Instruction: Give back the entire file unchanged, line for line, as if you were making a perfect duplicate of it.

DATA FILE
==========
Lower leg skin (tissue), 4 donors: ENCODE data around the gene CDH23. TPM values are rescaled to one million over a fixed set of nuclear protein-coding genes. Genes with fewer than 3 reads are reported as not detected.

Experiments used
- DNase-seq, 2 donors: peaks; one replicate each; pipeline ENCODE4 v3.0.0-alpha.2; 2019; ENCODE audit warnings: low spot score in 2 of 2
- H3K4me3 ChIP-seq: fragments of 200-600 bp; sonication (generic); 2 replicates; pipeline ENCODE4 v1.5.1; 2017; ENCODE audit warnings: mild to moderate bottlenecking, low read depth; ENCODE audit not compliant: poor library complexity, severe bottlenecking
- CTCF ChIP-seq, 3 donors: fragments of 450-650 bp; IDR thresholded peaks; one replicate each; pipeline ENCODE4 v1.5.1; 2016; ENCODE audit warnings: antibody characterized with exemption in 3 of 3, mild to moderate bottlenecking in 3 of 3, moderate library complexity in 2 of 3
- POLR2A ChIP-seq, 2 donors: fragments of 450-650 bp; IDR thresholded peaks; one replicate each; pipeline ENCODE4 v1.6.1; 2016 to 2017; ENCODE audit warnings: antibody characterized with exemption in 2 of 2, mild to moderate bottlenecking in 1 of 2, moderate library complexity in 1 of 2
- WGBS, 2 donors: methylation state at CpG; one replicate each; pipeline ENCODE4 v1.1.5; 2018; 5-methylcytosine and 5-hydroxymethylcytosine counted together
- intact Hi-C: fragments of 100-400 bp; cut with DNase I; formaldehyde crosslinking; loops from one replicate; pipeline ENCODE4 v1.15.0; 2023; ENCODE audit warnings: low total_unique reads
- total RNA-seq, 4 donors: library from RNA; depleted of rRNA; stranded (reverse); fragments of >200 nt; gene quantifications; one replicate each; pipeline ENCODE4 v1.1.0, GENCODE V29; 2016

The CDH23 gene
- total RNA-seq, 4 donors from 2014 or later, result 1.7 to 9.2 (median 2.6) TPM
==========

Lower leg skin (tissue), 4 donors: ENCODE data around the gene CDH23. TPM values are rescaled to one million over a fixed set of nuclear protein-coding genes. Genes with fewer than 3 reads are reported as not detected.

Experiments used
- DNase-seq, 2 donors: peaks; one replicate each; pipeline ENCODE4 v3.0.0-alpha.2; 2019; ENCODE audit warnings: low spot score in 2 of 2
- H3K4me3 ChIP-seq: fragments of 200-600 bp; sonication (generic); 2 replicates; pipeline ENCODE4 v1.5.1; 2017; ENCODE audit warnings: mild to moderate bottlenecking, low read depth; ENCODE audit not compliant: poor library complexity, severe bottlenecking
- CTCF ChIP-seq, 3 donors: fragments of 450-650 bp; IDR thresholded peaks; one replicate each; pipeline ENCODE4 v1.5.1; 2016; ENCODE audit warnings: antibody characterized with exemption in 3 of 3, mild to moderate bottlenecking in 3 of 3, moderate library complexity in 2 of 3
- POLR2A ChIP-seq, 2 donors: fragments of 450-650 bp; IDR thresholded peaks; one replicate each; pipeline ENCODE4 v1.6.1; 2016 to 2017; ENCODE audit warnings: antibody characterized with exemption in 2 of 2, mild to moderate bottlenecking in 1 of 2, moderate library complexity in 1 of 2
- WGBS, 2 donors: methylation state at CpG; one replicate each; pipeline ENCODE4 v1.1.5; 2018; 5-methylcytosine and 5-hydroxymethylcytosine counted together
- intact Hi-C: fragments of 100-400 bp; cut with DNase I; formaldehyde crosslinking; loops from one replicate; pipeline ENCODE4 v1.15.0; 2023; ENCODE audit warnings: low total_unique reads
- total RNA-seq, 4 donors: library from RNA; depleted of rRNA; stranded (reverse); fragments of >200 nt; gene quantifications; one replicate each; pipeline ENCODE4 v1.1.0, GENCODE V29; 2016

The CDH23 gene
- total RNA-seq, 4 donors from 2014 or later, result 1.7 to 9.2 (median 2.6) TPM